Yuval Rooz So again I came from a trading world that is very tech heavy. So just that as a start is very helpful. But I think that when you actually think of high frequency trading or just generally speaking where use technology and trading you have to be very practical. You really have to understand what is the technology offering your business and then we also hired a lot of people that have a lot of good business understanding of where the inefficiencies that exist and in financial services. Also having you know people like Dawn and Sunil and Chris on your board are people that really understand financial services and understand where the inefficiencies in these markets. So having that combination of really understanding the technology with also understanding the markets that you're trying to go after is very helpful I think in this space you're seeing a lot of bias towards one side or the other. So you're seeing technologists that say this technology can give you real time settlement. And you clearly see that they don't understand financial services because you say you understand how netting is a good thing that people are interested. People don't want to have the cash for every trade that they do move in and out of their bank account. That's very inefficient. So that's why netting is actually a good thing as long as you can manage the risk. But people just say oh you can do real time settlement and they just don't take into consideration what are the impacts. What is the impact that this will have on the market from a market structure and this is why I said earlier I think in The Blockchain space the challenge is actually the business. How is the business transformed by adopting this technology. What does it mean to the players involved in this transformation does it make sense for them from a business perspective and I think that a lot of times...

Frank Chaparro A lot of people in blockchain are not asking if it makes sense from a business perspective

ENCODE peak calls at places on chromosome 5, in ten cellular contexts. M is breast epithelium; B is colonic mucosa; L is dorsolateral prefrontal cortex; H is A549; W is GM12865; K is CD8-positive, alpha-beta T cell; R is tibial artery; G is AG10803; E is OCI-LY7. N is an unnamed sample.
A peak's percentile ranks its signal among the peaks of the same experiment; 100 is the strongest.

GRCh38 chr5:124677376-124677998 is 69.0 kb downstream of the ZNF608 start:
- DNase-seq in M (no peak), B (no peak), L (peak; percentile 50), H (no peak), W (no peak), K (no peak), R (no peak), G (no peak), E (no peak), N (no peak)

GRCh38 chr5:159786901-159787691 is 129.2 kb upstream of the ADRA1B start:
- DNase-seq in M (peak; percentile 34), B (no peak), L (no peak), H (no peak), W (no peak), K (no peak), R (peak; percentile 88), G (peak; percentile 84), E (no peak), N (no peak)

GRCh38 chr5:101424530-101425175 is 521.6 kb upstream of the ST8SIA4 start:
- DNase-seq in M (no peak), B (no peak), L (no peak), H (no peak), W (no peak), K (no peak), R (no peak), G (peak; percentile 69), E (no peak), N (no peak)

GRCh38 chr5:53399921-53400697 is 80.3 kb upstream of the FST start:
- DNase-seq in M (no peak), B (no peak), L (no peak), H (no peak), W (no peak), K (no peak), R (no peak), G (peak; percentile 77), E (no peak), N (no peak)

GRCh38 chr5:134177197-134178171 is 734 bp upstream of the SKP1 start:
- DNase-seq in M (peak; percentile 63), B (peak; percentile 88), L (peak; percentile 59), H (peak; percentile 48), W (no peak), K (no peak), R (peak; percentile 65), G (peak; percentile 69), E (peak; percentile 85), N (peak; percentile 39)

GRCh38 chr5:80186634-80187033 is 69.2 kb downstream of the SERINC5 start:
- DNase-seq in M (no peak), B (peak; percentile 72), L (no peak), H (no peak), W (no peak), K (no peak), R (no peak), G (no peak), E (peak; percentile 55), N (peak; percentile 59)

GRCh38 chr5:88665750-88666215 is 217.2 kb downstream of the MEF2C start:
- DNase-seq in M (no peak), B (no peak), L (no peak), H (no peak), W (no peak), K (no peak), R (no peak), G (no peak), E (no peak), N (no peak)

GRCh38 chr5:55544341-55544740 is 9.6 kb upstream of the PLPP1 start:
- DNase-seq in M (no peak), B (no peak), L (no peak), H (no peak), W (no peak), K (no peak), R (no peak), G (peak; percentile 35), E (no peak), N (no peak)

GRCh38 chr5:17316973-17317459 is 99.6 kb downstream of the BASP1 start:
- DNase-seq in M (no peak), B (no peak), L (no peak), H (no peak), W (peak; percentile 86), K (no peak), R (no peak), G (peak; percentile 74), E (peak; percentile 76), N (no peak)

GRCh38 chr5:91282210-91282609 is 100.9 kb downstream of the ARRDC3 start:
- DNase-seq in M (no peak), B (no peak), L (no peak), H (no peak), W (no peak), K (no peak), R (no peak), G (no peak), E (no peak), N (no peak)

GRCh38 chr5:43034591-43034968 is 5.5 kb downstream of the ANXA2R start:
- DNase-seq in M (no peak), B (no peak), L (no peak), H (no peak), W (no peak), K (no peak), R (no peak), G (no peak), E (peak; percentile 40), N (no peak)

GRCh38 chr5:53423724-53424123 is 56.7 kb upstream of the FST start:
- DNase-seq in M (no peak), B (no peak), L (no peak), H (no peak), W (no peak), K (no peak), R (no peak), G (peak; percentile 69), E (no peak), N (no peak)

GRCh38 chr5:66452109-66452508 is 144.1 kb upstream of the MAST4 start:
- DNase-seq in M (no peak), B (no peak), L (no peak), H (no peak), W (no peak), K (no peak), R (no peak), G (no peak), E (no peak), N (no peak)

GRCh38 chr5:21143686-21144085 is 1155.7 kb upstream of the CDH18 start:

Ryan Todd Correct.

Frank Chaparro What do you think next six months the next second half of the second half of the year. What are you most excited about.

Yuval Rooz I'm excited to see some of these announcements of the integrations actually being broadcast with actually clients behind it. So someone asked us How do you decide what is your next integration. The next integration. I mean I wanted yesterday to have every blockchain every database every public changed private chain all working with DAML. Of course why not. But that's not realistic. And we have to be.

Frank Chaparro What's the timeline for that to be realistic.

Yuval Rooz You know it again it depends. So it will never happen with all of them right. Because some of them you know have not. They're not going to be successful. They're not going to have that much traction.

Ryan Todd You have to invest resources.

Yuval Rooz You need to invest resources some of them are. Like I said the easier some of them are harder. But it is it is it is resource constrained. And at the end of the day your next integration is a commercial decision. So the next thing that I would want to see is actually seeing these integrations convert into actual clients using the joint product. So what I want the next six months to be is not necessarily just PR announcement but the actual real clients signing up to use DAML on top of Corda on top of fabric or on top of VMware that's that's my main focus in the next six months.

Frank Chaparro Well thank you so much for laying it all out and joining us today we appreciate your time. Thanks as always for joining us.

Yuval Rooz Thanks Frank.

Frank Chaparro No worries.

Yuval Rooz Thank you Frank. Thank you Ryan.